CORONA, California — Matthew Hicks is leading the Lucas Oil Modified Series standings, hasn’t finished out of the top three this season or out of the top 10 since last June and will be at one of his favorite tracks Saturday night (May 21).

 

The Sunoco Fuel 75 presented by Carlyle Tools at The Bullring at Las Vegas Motor Speedway will be the fourth stop in the 10-race championship season and Hicks is looking forward to the event, which will be Military and Veterans Appreciation Night presented by Lucas Oil.

 

Hicks won the 2013 season finale on the fast 3/8-mile oval and was fifth in last year’s final race. If he can win again this weekend, when 30 cars will take the green flag on, he’ll pick up a $1,500 check and contingency awards that will include a 55-gallon drum of Sunoco Fuel worth over $500 more.

 

That’s not bad for a driver who said he’s not the best in his own family. That honor belongs to “my mom,” Hicks said. “She’s smarter. She knows when to go and when to be patient. She sets up every move. She’s like a good chess player, she’s seven moves ahead of you.”

 

Shelly Hicks made a name for herself in the go-kart ranks by winning several championships while racing against the best men around but she has retired. Her son said that happened one night a dozen or so years ago when she climbed into a Legends car, her husband Matt cinched the safety harness tight and claustrophobia overwhelmed her.

 

That’s also one of the reasons her son traded in his hockey gear for a driver’s suit.

 

“I was into hockey big-time,” said Hicks, whose grandparents owned two roller skating rinks. “As soon as I was old enough to practice in the Legends car I just fell in love. It was like a light switch – on, racing; off, hockey.”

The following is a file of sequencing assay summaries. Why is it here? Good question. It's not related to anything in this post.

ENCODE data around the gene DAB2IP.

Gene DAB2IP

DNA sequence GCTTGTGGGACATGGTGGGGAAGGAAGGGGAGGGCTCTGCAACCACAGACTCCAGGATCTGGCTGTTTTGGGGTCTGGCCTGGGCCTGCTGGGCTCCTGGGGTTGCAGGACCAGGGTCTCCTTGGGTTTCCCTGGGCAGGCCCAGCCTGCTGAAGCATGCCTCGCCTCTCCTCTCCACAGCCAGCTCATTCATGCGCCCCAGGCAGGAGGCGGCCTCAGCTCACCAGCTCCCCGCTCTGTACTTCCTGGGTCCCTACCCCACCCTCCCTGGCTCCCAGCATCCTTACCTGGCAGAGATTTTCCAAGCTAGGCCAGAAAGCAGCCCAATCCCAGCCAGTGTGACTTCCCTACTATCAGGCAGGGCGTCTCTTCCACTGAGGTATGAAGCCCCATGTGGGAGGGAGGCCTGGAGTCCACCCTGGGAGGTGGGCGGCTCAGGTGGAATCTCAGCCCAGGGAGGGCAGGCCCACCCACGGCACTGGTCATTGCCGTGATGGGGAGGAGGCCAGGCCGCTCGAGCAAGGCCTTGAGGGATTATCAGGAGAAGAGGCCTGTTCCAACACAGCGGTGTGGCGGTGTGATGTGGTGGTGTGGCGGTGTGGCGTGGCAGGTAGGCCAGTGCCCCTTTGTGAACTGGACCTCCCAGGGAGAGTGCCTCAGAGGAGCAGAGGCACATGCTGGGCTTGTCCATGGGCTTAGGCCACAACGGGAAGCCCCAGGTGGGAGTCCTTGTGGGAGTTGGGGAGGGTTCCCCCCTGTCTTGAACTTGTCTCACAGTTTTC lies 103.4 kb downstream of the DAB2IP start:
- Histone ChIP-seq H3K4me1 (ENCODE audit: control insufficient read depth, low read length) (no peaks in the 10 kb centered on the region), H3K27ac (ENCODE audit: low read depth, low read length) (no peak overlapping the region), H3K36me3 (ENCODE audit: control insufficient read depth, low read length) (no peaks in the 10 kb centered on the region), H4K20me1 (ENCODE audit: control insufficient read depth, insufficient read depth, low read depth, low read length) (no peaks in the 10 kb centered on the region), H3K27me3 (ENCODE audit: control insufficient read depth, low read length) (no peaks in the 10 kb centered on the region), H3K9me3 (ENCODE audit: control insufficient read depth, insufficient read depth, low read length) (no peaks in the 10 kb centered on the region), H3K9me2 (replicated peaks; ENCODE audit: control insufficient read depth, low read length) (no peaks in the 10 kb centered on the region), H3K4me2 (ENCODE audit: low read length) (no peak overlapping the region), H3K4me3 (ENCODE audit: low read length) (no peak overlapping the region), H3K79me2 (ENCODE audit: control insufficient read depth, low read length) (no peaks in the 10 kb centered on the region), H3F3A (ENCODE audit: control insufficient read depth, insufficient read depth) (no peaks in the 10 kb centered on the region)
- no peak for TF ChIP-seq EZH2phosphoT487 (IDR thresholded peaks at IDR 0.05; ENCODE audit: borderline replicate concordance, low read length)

The 28-year-old from Lakeside, California, started racing that Legends car a dozen years ago and he said for a while his progress was measured in two-year cycles, from Legends to Super Trucks to Super Late Models, first at Irwindale (California) Speedway and then at Orange Show Speedway in San Bernardino, California, where he won last year’s Lucas Oil Modified race.

 

Hicks’s progress was interrupted when he missed most of the 2012 season because of the sagging economy, but early the next season things had improved enough that he was able to trade the Super Late Model for a Lucas Oil Modified with a Lefthander chassis.

 

“From there we kind of struggled,” Hicks said. “The STR (chassis) was killing everyone and it was like ‘we can’t keep up with this Lefthander.’ We ended up winning that one race (at Las Vegas) after we took the Lefthander to STR and Steve (Teets) put his geometry on it. The next year we decided we were going to get an STR and from then on it’s been a lot better.”

 

Hicks said some of those early struggles were self-inflicted because the crew was him and his father, who owned a SPEARS SRL Southwest Tour car with Mike Mendenhall and learned a good deal about chassis setups from Ron Hornaday.

 

“My dad likes to do our thing. He knows how I drive,” Hicks said. “It wasn’t that we didn’t want to look for help, but we knew those first couple of years it was going to be a learning curve, so we decided to do our own thing. Then when we were ready we took it to Steve. It was Steve and (2008 series champion) Jimmy Dickerson” who provided some guidance.

 

Hicks said when he won in Las Vegas in 2013 he “thought we were going to be a contender.” That didn’t happen right away because of the inconsistencies in the Lefthander. Then, he said, “in 2015 we got the STR and right away we led 90 laps the first race (at Lake Havasu City, Arizona) and that’s when we knew we belong here.”

 

There can’t be any doubt about that now. Hicks will go into the weekend atop the Hoosier Tire West point standings by 22 over Scott Winters and 24 over Kyle Tellstrom. Hicks hasn’t made it to the winner’s circle yet, finishing second twice and third once, but his frustration in that regard is balanced by his assessment of the series.

 

“Everyone in this series is a champion from somewhere,” he said, “so you can’t be too hard on yourself when you lose to someone. Anybody in this series when they get a top 5 they should be happy. We definitely want to win, but when you can leave with a solid finish and your car is all in one piece it’s always a good thing.

 

“The wins will come.”

 

-Lucas Oil Modified Series Press Release

-Photo Credit: Matthew Hicks Racing

Hicks Looks to Continue Strong Start in Lucas Oil Mods